The government has announced that savers will be rewarded with money to contribute towards an Individual Savings Account if they invest in initiatives targeted at helping disadvantaged youth.
The money can be used towards regular or Junior ISAs, which are the government’s new children’s savings scheme that allows up to £3,600 of yearly tax-free contribution.
With the government’s new rewards, saving money in a Junior ISA can now help other children as well as accruing a nest egg for your child’s future.
As tuition at universities will be nearly 3 times more than it was, incentives to save are more important than ever in ensuring that young people have access to higher education.
The Prime Minister’s announcement came on the heels of a report written by Labour MP Graham Allen, which suggests that early intervention is the most effective way to help underprivileged youth turn their lives around.
Initiatives that steer children away from crime and substance abuse have been noted as particularly effective and necessary.
The report was endorsed by Prime Minister David Cameron, who said that investing in the causes of social failure are paramount in breaking the cycles of poverty, crime, and other issues facing disadvantaged British youth.
The government hopes that the reduced state burden that will result from a decrease in crime and benefits claims will fund the new savings incentive.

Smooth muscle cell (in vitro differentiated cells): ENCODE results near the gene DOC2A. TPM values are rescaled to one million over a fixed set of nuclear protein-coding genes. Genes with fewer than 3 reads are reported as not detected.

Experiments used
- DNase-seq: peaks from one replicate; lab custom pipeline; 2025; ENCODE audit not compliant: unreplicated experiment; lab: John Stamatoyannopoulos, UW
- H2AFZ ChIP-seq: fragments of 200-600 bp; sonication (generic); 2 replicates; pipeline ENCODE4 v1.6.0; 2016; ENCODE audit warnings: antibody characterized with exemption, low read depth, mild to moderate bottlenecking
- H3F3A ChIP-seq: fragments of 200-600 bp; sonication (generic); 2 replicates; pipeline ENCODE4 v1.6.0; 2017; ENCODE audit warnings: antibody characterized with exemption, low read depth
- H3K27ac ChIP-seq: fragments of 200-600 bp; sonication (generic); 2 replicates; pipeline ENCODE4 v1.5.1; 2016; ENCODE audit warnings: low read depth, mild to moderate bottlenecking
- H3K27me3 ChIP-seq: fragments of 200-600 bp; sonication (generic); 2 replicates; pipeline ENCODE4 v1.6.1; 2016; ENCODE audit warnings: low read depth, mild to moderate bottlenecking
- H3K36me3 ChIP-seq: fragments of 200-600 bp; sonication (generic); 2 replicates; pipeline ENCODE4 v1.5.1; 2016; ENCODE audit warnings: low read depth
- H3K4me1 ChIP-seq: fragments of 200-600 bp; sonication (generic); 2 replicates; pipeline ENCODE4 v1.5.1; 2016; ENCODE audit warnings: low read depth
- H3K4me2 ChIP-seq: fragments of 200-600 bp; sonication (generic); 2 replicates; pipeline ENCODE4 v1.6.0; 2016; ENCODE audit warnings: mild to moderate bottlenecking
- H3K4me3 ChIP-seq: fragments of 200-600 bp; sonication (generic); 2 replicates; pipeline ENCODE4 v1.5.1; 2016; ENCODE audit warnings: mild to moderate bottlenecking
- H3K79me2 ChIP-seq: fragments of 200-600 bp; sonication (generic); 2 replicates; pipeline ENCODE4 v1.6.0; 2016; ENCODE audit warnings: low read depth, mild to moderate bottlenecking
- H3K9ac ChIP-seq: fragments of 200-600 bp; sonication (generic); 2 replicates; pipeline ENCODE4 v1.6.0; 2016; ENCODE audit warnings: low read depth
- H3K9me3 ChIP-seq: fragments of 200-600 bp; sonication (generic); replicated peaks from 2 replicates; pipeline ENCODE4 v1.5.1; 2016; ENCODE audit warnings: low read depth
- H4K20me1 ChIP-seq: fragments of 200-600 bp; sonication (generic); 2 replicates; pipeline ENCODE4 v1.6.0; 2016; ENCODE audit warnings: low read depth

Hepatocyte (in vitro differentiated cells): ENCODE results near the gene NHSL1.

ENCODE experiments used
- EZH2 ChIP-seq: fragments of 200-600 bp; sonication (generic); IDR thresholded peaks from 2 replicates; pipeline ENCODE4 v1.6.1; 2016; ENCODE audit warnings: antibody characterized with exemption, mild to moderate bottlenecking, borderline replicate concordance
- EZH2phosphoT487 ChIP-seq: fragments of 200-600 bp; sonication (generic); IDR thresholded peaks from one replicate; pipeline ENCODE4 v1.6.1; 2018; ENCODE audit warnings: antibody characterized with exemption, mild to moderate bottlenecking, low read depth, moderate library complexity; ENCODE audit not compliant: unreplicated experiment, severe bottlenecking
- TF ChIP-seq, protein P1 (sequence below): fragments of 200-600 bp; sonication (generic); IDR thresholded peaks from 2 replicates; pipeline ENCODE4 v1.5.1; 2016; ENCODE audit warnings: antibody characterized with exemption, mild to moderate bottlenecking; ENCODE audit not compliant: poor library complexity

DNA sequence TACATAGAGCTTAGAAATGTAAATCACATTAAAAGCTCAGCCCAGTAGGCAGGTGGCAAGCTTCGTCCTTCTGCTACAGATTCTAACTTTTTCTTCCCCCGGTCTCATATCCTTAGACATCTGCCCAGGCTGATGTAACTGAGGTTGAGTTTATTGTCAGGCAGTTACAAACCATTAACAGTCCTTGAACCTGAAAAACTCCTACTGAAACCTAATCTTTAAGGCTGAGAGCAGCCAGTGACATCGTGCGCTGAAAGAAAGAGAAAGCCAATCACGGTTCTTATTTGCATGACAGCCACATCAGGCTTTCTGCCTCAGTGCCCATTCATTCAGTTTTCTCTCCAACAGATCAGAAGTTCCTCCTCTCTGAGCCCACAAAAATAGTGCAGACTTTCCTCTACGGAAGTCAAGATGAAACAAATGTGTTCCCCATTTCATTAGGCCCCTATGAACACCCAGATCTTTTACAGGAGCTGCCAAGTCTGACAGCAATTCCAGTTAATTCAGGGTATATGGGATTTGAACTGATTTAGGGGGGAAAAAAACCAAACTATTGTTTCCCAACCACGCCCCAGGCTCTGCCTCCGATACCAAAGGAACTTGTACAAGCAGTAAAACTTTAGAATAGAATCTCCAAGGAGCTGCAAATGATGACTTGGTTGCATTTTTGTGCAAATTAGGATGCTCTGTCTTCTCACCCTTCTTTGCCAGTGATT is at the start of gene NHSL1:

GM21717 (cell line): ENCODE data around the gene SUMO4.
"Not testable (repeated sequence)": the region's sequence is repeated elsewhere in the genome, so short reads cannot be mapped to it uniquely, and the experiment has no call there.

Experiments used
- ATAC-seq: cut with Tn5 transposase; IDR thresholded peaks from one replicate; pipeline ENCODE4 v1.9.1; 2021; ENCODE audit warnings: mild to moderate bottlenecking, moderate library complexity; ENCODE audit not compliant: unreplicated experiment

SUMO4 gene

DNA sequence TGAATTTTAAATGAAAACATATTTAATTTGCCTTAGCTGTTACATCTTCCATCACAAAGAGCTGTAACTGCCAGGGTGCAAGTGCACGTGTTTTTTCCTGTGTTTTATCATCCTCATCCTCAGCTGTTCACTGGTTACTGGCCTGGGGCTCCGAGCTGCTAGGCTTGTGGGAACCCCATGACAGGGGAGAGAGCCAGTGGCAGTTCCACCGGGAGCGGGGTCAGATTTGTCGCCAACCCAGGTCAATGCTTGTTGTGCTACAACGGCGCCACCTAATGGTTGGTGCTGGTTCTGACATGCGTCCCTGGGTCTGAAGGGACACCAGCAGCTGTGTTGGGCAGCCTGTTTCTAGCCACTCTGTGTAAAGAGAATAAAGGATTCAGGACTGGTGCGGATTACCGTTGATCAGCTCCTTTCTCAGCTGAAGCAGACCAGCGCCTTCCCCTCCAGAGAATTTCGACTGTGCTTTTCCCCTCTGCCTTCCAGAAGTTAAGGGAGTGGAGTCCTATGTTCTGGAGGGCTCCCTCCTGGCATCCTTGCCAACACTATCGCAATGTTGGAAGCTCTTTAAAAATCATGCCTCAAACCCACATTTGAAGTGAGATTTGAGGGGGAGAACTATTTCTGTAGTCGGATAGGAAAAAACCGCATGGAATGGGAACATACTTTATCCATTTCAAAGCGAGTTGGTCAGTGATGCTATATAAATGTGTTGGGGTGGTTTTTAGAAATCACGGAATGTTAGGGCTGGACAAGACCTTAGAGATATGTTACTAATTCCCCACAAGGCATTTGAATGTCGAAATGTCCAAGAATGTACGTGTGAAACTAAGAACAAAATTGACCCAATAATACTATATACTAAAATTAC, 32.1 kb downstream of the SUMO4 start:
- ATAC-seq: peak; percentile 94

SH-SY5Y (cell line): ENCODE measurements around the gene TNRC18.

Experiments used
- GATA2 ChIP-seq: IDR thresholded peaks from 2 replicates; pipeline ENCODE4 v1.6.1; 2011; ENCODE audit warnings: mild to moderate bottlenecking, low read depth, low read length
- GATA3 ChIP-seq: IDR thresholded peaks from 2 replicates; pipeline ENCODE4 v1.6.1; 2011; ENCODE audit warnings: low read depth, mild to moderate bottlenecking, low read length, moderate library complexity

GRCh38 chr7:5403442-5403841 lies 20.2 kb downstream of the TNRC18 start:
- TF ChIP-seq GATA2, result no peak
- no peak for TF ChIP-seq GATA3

Currently, ‘problematic youth’ can cost the state as much as £70,000 by the time they reach the age of 28.
Investors who assist in aiding the lives of these young people will receive payment by results.
One possibility that would both encourage ISA to both save more and invest in youth-saving programmes would be to raise the annual ISA limit by £200.
This would the advantage of £200 extra pounds stashed away from the taxman, which would provide a hefty reward if left to grow over several years.
Currently, 20 million Britons hold an ISA, which has a present limit of £10,680 for adults.
Savings experts are welcoming the incentive programme, which would both encourage tax-free savings and help children through early intervention programmes.
Parents are encouraged to use their child’s Junior ISA eligibility as well as their own ISA limits in order to maximise the tax-efficiency of their savings.